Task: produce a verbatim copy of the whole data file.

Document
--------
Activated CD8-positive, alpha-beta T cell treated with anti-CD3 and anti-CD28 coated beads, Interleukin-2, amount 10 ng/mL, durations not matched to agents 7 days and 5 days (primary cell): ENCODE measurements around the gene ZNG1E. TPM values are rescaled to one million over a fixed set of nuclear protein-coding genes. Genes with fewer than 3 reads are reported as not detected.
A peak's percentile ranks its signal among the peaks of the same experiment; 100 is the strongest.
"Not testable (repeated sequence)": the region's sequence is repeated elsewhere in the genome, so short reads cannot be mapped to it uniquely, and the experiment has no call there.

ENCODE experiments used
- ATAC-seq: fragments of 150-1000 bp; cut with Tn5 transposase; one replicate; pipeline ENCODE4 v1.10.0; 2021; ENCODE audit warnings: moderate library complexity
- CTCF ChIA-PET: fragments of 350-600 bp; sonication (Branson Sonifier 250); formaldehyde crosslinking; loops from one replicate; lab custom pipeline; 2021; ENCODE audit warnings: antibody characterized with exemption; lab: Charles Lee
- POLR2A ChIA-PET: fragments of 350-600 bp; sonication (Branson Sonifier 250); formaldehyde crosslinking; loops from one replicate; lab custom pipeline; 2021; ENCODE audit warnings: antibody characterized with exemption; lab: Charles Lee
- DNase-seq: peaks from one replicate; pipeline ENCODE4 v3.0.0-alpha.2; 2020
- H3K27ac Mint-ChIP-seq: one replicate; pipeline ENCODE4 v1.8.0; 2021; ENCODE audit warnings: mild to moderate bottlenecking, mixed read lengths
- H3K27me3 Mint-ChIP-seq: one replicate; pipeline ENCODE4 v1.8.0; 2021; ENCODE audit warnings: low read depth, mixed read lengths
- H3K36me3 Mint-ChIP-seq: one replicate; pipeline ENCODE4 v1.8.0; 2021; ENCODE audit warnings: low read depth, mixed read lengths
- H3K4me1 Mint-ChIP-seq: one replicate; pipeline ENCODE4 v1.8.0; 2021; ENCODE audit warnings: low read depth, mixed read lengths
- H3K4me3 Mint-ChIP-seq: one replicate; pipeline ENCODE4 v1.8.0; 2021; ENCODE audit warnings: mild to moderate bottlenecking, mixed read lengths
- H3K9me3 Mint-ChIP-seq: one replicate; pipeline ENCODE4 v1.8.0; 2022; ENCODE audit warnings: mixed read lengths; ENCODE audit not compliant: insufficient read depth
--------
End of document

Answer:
Activated CD8-positive, alpha-beta T cell treated with anti-CD3 and anti-CD28 coated beads, Interleukin-2, amount 10 ng/mL, durations not matched to agents 7 days and 5 days (primary cell): ENCODE measurements around the gene ZNG1E. TPM values are rescaled to one million over a fixed set of nuclear protein-coding genes. Genes with fewer than 3 reads are reported as not detected.
A peak's percentile ranks its signal among the peaks of the same experiment; 100 is the strongest.
"Not testable (repeated sequence)": the region's sequence is repeated elsewhere in the genome, so short reads cannot be mapped to it uniquely, and the experiment has no call there.

ENCODE experiments used
- ATAC-seq: fragments of 150-1000 bp; cut with Tn5 transposase; one replicate; pipeline ENCODE4 v1.10.0; 2021; ENCODE audit warnings: moderate library complexity
- CTCF ChIA-PET: fragments of 350-600 bp; sonication (Branson Sonifier 250); formaldehyde crosslinking; loops from one replicate; lab custom pipeline; 2021; ENCODE audit warnings: antibody characterized with exemption; lab: Charles Lee
- POLR2A ChIA-PET: fragments of 350-600 bp; sonication (Branson Sonifier 250); formaldehyde crosslinking; loops from one replicate; lab custom pipeline; 2021; ENCODE audit warnings: antibody characterized with exemption; lab: Charles Lee
- DNase-seq: peaks from one replicate; pipeline ENCODE4 v3.0.0-alpha.2; 2020
- H3K27ac Mint-ChIP-seq: one replicate; pipeline ENCODE4 v1.8.0; 2021; ENCODE audit warnings: mild to moderate bottlenecking, mixed read lengths
- H3K27me3 Mint-ChIP-seq: one replicate; pipeline ENCODE4 v1.8.0; 2021; ENCODE audit warnings: low read depth, mixed read lengths
- H3K36me3 Mint-ChIP-seq: one replicate; pipeline ENCODE4 v1.8.0; 2021; ENCODE audit warnings: low read depth, mixed read lengths
- H3K4me1 Mint-ChIP-seq: one replicate; pipeline ENCODE4 v1.8.0; 2021; ENCODE audit warnings: low read depth, mixed read lengths
- H3K4me3 Mint-ChIP-seq: one replicate; pipeline ENCODE4 v1.8.0; 2021; ENCODE audit warnings: mild to moderate bottlenecking, mixed read lengths
- H3K9me3 Mint-ChIP-seq: one replicate; pipeline ENCODE4 v1.8.0; 2022; ENCODE audit warnings: mixed read lengths; ENCODE audit not compliant: insufficient read depth